American Samizdat Guernica
Saturday, June 12, 2004
Friday, June 11, 2004
"Going to where the silence is. That is the responsibility of a journalist: giving a voice to those who have been forgotten, forsaken, and beaten down by the powerful. It is the best reason I know to carry out pens, camers, and microphones into our own communities and out to the wider world."
Back in April I had the opportunity to hear Amy Goodman near the start of her tour promoting her new book, The Exception to the Rulers. As I'm sure virtually every one of my readers knows, Goodman is the host of the Pacifica radio (and TV) show Democracy Now!, the single best progressive news show on the air today.
"If you are opposed to war, you are not a fringe minority. You are not a silent majority. You are part of a silenced majority. Silenced by the mainstream media."
Goodman's book, written with her brother David, covers the full gamut of issues from her perspective as reporter and news anchor. Some of the chapters cover familiar territory - the media coverage of the invasion of Iraq, attacks on civil liberties with the PATRIOT act, the consolidation of the media. Other chapters cover events more associated with Goodman in particular, some about well-known events, like her coverage of the Nigerian dictatorship and the genocide in East Timor, and some about more uniquely personal events, like Goodman's appearance on the Sally Jessy Raphael show or her lengthy on-air interview of Bill Clinton ("hostile, combative, and even disrespectful" according to Clinton). Others deal with historical issues, like the coverup of the radiation deaths in Hiroshima by the New York Times.
"You have to ask the question: If we had state media in the United States, how would it be any different?" [A particularly appropriate question during this week of Reagan hagiography, I might add]
Whether you're reading about things you know, or things you don't, this book will add something to your understanding of those events. It's well-written, easy to read, and, as the pulled quotes sprinkled through this review hopefully show, filled with memorable phrases. It is also a wonderful gift book for your friends or relatives who maybe aren't so political, or aren't political at all, or are political but are more "centrist" and lacking a real understanding of how this country and its power structure operates. Because, although the book pulls absolutely no punches, it's still written in Goodman's generally mild-mannered tone in a way that inspires absolute confidence in what she writes (not to mention well-documented for the skeptics). And as an added bonus, as Goodman explained in her recent interview on C-SPAN's Booknotes, all profits from the book are going to Pacifica and local radio stations. What a deal! Read a good book, buy some presents that will influence your friends, and support a good cause at the same time.

You can watch or read the transcript of the Booknotes interview on the Democracy Now! website (upper right hand corner), read excerpts of the book, and get details of her book tour (see her if you have the chance).

Read this book! And if Democracy Now! isn't part of your daily listening habits - what's wrong with you? ;-)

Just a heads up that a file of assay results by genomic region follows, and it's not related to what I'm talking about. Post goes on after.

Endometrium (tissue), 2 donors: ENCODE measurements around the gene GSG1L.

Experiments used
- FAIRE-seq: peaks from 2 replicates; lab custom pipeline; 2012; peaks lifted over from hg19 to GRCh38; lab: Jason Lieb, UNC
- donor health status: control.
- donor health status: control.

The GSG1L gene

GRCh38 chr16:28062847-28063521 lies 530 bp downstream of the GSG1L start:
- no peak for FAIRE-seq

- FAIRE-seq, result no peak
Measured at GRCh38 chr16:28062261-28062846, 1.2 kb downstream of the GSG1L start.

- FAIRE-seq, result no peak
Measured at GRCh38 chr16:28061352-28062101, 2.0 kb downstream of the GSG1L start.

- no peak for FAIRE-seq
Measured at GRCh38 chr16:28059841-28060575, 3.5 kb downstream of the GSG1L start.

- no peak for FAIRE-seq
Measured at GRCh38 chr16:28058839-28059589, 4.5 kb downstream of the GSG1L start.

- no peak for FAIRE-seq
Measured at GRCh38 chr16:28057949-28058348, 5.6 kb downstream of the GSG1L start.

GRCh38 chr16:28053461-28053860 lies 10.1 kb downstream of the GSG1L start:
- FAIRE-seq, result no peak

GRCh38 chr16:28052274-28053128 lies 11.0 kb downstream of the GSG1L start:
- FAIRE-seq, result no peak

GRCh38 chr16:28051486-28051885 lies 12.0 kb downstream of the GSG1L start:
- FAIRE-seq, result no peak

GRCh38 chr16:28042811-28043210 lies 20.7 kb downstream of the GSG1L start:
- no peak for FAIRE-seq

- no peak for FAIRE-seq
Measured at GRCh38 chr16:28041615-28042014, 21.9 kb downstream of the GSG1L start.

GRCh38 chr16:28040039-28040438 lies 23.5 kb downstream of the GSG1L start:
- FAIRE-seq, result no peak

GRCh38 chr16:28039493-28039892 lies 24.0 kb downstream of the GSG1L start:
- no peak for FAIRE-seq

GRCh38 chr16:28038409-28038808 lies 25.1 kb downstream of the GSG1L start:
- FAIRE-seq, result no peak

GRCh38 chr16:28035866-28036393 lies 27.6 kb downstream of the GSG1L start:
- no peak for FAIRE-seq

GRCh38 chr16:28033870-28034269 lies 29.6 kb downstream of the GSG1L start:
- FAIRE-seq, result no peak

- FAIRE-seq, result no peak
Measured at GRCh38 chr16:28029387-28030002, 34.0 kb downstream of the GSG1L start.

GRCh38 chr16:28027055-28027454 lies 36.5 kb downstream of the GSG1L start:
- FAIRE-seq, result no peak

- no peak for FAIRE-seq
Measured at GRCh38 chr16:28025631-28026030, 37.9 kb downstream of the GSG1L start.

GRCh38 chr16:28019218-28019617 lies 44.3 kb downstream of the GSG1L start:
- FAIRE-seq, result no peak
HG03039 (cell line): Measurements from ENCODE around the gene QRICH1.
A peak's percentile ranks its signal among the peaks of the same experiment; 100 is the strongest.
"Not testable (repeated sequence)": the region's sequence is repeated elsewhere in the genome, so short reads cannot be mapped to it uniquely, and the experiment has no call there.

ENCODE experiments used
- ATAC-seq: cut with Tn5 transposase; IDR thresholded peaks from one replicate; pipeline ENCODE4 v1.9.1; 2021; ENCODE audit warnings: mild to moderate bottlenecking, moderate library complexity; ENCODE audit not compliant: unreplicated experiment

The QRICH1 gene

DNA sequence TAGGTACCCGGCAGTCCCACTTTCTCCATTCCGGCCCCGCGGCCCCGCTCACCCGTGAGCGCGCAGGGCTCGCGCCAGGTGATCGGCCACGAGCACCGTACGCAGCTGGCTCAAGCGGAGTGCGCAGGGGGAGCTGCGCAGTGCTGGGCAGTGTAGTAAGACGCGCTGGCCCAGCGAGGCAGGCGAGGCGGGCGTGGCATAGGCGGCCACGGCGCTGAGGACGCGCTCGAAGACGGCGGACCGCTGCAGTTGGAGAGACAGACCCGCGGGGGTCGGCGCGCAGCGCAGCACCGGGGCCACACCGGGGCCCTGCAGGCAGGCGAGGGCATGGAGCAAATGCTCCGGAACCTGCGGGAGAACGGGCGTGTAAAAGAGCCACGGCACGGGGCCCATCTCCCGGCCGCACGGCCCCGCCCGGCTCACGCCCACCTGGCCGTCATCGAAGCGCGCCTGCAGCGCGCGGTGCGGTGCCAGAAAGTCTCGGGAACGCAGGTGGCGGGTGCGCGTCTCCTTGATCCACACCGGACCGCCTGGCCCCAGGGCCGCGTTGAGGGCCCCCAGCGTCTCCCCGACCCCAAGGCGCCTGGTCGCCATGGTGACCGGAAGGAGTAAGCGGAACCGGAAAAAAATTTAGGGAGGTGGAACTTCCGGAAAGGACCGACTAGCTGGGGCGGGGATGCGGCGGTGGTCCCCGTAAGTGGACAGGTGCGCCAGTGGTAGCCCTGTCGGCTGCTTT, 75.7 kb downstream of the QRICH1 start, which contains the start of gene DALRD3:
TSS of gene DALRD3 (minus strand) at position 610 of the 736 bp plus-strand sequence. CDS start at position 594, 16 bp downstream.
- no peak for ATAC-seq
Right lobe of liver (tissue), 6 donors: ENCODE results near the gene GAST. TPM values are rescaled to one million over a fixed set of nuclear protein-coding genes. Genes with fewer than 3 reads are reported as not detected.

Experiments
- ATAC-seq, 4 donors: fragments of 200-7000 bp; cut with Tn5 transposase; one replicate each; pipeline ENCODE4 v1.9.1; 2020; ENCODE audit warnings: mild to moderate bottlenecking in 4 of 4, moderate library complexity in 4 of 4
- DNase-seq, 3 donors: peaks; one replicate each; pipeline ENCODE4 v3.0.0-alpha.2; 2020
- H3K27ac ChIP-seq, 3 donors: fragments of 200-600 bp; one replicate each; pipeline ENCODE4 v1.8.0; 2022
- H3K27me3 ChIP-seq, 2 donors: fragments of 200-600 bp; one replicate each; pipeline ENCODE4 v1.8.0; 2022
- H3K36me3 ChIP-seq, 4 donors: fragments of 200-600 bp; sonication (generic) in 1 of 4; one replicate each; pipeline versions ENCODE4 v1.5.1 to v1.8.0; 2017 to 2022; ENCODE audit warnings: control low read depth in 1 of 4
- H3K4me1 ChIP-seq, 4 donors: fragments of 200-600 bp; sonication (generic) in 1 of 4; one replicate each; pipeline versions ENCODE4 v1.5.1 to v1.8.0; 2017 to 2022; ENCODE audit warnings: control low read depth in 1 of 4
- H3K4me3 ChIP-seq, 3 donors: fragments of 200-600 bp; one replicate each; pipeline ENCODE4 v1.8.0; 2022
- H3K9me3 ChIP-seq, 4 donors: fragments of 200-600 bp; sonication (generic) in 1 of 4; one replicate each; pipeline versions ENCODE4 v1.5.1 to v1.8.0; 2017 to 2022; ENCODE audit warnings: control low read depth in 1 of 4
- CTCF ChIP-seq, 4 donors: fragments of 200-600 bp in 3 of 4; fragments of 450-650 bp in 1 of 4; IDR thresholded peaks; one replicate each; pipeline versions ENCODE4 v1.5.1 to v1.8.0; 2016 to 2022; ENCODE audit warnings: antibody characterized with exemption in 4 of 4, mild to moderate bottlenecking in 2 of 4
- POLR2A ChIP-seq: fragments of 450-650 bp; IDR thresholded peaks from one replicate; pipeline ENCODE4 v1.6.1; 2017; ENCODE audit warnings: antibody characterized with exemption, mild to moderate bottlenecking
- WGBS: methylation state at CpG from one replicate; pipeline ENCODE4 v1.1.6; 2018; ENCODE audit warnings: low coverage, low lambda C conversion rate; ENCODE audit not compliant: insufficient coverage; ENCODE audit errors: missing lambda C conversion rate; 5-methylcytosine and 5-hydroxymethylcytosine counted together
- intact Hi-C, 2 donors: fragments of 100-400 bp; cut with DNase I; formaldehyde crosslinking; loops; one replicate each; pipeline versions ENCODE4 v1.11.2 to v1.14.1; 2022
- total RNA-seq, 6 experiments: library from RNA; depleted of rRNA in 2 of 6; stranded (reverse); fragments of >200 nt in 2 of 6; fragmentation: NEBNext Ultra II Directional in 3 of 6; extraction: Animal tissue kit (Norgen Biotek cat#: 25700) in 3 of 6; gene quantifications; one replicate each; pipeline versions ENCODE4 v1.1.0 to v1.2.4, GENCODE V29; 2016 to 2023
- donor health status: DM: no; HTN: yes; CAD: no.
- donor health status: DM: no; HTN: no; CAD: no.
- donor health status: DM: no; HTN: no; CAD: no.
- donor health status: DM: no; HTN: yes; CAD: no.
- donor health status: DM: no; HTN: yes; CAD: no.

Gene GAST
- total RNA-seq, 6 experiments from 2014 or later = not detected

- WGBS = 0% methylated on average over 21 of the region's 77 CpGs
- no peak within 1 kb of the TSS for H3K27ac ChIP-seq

I don't see how this will look good to either side--the right-leaning middle of the roaders will not like it that McCain said no, and all the lefties will wonder why the hell he was asked in the first place. Of course, if Kerry kneeled down and asked a turnip growing by the side of the road to be his running mate, I'd be voting for Kerry as well . . .
From an email I just received:

"This is a one time only ad that will run only in the NYTimes shortly..."

Thursday, June 10, 2004

No RNC Poster Collective is a small collective of friends with experience in graphic design and independent media. We came together with the goal of facilitating visual resistance against this summer’s Republican National Convention. We want to make protest beautiful and connect artists with organizations working against the RNC.

Our goal is to create a visual blitz in New York City against Bush and the Convention, and to blend art with politics in the finest New York style.

Reagan vs. Bush

You know, Reagan's policies were cruel and unusual punishment to tens of thousands, to be sure, but when comparing him to GW on a personal level, this cover says it all.

Wednesday, June 09, 2004
From today's NY Times:
Iyad Allawi, now the designated prime minister of Iraq, ran an exile organization intent on deposing Saddam Hussein that sent agents into Baghdad in the early 1990's to plant bombs and sabotage government facilities under the direction of the C.I.A., several former intelligence officials say.

Dr. Allawi's group, the Iraqi National Accord, used car bombs and other explosive devices smuggled into Baghdad from northern Iraq, the officials said. Evaluations of the effectiveness of the bombing campaign varied, although the former officials interviewed agreed that it never threatened Saddam Hussein's rule. [more]
Terrorism: bad for them; ok for us.

Thankfully, this is history long gone by, so we need not find it relevant to current events. I only wonder if this operation had a cool name, ya know, something like "Operation Mongoose."
Does it matter if a few (hundred?) unfortunate fellows get beaten and sodomized?
Senator Joseph R. Biden Jr., Democrat of Delaware, in a heated exchange with Mr. Ashcroft, asked him if he believed torture was ever justified. When he first declined to answer, Mr. Biden accused him of being evasive, and Mr. Ashcroft replied: "You know I condemn torture. I don't think it's productive, let alone justified."

But Mr. Biden persisted, saying: "There's a reason why we sign these treaties: to protect my son in the military. That's why we have these treaties, so when Americans are captured they are not tortured. That's the reason in case anybody forgets it."
Galerie St. Etienne, New York (June 8, 2004 - September 17, 2004). "...The Galerie St. Etienne's 2004 summer exhibition is given a slightly atypical slant by the forthcoming presidential election. An important component of the show is Sue Coe's new series, Bully: Master of the Global Merry-Go-Round, an examination of the Bush administration. It will come as little surprise to followers of Coe's career to learn that she is no admirer of George Bush (the 'bully' in her title). Like the work of the Weimar-era artists George Grosz and John Heartfield (with which it is paired), Bully is an impassioned protest against the abrogation of democratic and human rights. In these meticulously wrought, finely detailed small drawings, Coe documents what she perceives as the Bush administration's manifold failings."